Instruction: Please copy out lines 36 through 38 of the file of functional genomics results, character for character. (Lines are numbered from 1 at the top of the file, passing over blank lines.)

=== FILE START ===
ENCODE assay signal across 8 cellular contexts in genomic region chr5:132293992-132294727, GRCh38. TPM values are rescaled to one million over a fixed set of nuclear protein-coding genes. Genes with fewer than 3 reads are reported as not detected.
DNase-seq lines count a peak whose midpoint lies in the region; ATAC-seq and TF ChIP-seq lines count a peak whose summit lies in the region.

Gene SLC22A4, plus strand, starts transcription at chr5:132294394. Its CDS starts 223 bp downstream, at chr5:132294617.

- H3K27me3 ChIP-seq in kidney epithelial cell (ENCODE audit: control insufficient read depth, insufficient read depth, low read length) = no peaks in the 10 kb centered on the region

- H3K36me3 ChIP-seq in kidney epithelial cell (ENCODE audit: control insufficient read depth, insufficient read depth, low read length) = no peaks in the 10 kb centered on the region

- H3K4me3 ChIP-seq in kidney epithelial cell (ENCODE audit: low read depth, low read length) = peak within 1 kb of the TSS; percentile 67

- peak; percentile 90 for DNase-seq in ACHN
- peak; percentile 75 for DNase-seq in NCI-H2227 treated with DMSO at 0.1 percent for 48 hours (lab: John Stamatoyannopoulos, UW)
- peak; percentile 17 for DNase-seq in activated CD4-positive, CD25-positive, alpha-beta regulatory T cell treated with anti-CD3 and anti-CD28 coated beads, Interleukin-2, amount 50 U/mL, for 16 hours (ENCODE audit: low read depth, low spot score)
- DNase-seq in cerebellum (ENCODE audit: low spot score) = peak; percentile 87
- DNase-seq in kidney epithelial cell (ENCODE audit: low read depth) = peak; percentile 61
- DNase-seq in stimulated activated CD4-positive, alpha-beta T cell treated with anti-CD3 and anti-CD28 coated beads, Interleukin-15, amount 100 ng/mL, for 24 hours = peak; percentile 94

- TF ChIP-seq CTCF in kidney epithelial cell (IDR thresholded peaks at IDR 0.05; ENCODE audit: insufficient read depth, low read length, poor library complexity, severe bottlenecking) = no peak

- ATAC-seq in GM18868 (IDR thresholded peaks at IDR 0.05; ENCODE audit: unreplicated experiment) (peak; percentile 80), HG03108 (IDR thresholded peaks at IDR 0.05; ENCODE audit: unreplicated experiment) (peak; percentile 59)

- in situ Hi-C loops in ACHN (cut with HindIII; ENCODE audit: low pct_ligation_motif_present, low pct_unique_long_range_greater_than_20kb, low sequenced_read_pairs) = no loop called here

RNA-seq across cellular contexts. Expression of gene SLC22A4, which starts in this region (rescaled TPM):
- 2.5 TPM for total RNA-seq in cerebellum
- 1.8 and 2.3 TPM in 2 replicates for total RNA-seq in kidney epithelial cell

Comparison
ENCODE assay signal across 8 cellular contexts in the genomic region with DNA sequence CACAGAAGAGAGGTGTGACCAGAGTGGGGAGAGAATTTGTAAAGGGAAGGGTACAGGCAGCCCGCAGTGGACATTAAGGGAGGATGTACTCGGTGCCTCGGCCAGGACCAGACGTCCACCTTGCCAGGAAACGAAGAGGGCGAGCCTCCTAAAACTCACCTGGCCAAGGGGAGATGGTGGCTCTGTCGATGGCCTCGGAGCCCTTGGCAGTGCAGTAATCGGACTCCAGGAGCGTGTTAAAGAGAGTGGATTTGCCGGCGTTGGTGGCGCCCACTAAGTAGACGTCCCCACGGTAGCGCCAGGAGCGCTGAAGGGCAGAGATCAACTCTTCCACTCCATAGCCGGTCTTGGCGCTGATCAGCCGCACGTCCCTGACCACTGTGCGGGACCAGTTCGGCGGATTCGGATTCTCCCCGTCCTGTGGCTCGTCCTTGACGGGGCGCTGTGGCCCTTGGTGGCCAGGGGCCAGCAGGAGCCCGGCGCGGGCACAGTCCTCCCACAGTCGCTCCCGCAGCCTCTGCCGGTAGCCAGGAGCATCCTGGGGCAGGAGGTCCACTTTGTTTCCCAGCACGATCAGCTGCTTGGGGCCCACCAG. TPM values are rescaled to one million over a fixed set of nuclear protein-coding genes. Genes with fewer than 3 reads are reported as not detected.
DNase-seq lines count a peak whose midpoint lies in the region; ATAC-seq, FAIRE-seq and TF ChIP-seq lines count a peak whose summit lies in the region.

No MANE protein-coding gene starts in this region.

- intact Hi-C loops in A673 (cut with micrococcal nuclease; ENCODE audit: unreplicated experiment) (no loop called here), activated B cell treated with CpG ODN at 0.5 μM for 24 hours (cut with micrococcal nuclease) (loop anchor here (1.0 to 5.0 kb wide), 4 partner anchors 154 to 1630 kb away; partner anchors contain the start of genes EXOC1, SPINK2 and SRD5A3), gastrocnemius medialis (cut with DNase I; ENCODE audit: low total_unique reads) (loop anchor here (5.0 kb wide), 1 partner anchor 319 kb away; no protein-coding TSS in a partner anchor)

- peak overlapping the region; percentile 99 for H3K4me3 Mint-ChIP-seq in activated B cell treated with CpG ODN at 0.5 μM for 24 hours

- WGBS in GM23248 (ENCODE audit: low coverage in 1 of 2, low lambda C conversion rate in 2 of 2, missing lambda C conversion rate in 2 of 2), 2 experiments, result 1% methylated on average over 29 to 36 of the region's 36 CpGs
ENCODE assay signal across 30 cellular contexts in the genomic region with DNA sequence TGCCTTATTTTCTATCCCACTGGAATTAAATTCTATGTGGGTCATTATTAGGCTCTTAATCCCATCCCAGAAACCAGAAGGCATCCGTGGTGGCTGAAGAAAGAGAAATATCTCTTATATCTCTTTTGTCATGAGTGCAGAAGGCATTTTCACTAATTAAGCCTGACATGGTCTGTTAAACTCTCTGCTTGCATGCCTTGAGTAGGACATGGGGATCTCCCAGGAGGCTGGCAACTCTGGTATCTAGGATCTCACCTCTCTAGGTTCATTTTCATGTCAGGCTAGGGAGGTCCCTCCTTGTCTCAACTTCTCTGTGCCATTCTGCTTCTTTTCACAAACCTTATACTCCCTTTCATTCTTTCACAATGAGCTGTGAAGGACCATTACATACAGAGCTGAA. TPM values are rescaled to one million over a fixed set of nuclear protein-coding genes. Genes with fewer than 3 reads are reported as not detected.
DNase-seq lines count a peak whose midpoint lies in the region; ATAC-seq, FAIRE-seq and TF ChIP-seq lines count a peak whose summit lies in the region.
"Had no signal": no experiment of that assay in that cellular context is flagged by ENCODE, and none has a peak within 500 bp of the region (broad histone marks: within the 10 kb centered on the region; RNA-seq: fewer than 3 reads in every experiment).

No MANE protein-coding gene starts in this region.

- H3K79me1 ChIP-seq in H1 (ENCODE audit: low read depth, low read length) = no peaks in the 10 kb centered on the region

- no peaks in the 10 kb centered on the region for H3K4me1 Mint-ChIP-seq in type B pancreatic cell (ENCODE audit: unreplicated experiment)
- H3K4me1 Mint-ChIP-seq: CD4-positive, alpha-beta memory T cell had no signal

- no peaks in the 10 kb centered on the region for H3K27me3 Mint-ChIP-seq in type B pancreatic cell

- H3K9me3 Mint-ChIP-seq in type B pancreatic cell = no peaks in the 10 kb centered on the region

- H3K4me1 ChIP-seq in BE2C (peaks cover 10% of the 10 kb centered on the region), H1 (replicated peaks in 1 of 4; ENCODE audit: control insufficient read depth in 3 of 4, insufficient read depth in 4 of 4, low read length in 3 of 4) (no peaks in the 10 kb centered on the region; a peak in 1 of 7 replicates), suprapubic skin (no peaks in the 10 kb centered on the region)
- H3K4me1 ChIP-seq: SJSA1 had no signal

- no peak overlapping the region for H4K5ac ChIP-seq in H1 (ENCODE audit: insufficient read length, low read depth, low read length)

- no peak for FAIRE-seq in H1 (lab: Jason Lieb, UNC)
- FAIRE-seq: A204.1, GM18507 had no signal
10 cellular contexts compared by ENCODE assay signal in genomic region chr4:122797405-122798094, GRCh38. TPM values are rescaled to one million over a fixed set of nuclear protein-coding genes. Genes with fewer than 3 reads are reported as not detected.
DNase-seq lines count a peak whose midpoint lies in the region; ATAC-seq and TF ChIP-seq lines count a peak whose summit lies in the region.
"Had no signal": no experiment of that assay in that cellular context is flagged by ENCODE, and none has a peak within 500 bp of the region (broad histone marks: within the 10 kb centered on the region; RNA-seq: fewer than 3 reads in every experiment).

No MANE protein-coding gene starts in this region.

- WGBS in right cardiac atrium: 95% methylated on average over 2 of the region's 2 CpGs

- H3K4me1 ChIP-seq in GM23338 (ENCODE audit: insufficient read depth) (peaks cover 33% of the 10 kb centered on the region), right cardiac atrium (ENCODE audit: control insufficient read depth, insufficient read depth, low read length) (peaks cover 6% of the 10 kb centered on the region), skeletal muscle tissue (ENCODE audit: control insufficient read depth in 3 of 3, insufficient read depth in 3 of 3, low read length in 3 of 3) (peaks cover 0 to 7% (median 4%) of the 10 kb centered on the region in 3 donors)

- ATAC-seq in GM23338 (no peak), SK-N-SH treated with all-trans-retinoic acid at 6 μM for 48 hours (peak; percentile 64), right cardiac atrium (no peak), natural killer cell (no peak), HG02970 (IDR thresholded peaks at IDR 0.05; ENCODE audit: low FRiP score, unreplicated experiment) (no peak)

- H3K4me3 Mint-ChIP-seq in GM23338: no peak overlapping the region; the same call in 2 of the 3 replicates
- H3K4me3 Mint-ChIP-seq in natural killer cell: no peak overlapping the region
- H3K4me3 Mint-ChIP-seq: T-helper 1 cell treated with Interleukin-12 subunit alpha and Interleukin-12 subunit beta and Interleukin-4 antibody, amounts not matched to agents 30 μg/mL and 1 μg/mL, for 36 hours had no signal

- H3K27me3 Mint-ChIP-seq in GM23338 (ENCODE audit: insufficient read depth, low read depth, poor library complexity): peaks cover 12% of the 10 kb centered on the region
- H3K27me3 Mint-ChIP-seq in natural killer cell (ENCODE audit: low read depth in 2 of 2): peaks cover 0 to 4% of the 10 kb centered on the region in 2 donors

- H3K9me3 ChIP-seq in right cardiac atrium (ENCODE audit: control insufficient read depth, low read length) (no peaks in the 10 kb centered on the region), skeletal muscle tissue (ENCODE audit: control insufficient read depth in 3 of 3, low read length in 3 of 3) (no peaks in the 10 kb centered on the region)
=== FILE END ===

- H3K4me1 ChIP-seq: SJSA1 had no signal

- no peak overlapping the region for H4K5ac ChIP-seq in H1 (ENCODE audit: insufficient read length, low read depth, low read length)

- no peak for FAIRE-seq in H1 (lab: Jason Lieb, UNC)